Sunday, 18 October 2020


H and I wandered a bit in the woods foraging for mushrooms, and while we didn’t really encounter anything that we were reasonably certain was edible and warranted collecting and later research, we found that the forest was ripening with all sorts of fungi, including Wood’s Ear (Auricularia auricula-judaesee previously and which we forgot again was safe for consumption and is widely used in China—I just don’t know about the texture and the prospect of picking one up) that was pretty widespread along the path and some more nice examples of fly agaric (Amanita muscaria, Fliegenpilz, see above).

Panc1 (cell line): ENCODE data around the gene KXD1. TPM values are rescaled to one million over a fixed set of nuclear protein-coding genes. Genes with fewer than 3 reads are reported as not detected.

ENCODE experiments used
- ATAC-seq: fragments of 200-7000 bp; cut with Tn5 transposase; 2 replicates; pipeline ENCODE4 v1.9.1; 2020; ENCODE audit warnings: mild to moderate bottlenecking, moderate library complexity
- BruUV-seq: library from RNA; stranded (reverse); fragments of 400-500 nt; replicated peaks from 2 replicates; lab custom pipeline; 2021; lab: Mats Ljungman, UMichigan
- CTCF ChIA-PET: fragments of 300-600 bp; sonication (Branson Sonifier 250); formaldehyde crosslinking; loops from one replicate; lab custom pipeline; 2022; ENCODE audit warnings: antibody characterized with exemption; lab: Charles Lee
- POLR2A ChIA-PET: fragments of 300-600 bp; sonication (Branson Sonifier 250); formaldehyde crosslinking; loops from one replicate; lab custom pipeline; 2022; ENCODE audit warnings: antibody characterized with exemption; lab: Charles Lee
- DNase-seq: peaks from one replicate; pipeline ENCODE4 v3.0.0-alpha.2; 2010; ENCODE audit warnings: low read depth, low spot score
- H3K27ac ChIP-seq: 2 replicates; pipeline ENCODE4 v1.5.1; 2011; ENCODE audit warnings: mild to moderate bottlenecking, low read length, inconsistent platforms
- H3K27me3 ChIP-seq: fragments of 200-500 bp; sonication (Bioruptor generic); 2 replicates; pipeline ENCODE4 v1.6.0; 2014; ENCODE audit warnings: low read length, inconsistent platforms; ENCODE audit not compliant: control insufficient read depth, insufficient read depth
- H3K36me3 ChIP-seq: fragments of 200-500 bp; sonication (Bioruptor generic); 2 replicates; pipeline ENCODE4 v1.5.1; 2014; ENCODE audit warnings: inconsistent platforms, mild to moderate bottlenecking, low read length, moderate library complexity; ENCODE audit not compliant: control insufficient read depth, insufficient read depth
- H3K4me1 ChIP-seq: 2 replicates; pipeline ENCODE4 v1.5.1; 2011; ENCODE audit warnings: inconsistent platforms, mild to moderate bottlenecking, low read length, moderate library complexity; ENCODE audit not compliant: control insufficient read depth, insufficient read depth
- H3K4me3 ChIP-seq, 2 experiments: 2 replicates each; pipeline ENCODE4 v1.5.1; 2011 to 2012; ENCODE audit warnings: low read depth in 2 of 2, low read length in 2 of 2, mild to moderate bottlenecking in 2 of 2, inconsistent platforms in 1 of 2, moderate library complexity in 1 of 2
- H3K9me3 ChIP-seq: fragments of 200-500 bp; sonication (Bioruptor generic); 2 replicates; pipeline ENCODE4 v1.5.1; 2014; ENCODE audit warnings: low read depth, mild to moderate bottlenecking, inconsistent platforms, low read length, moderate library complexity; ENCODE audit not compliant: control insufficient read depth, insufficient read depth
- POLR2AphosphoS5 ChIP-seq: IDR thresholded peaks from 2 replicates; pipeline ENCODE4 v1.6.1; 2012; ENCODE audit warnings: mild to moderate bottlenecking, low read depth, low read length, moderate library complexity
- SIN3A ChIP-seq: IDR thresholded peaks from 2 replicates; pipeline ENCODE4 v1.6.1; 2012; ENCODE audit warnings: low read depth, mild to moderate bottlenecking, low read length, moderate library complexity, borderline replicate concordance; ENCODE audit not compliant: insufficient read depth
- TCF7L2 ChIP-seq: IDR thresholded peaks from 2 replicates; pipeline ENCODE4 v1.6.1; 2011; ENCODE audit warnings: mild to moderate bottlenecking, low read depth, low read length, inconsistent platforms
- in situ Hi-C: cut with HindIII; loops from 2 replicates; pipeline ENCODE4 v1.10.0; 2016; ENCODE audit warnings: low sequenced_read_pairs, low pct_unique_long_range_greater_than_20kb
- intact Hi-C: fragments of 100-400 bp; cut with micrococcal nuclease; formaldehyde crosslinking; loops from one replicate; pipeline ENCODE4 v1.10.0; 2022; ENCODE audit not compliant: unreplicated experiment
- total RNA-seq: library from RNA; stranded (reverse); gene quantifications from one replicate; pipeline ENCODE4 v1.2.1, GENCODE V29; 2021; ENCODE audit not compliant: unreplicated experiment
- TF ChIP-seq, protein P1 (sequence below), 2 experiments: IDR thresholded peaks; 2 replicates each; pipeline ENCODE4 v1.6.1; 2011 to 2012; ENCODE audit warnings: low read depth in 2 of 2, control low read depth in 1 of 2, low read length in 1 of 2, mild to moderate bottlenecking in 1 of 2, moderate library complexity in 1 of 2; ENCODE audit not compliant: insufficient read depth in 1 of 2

A new variety that we had not encountered beforehand, however, were these colourful ones in the same family—sometimes referred to “verdigris agaric” called blue roundhead (Stropharia caerulea, der Grรผnblaue Trรคuschling)—the specific epithet caerulea being Latin for blue while for contemporary speakers it generally indicates a shade between azure and teal. Host trees are usually beeches (Buchen) and thrive in alkaline soils.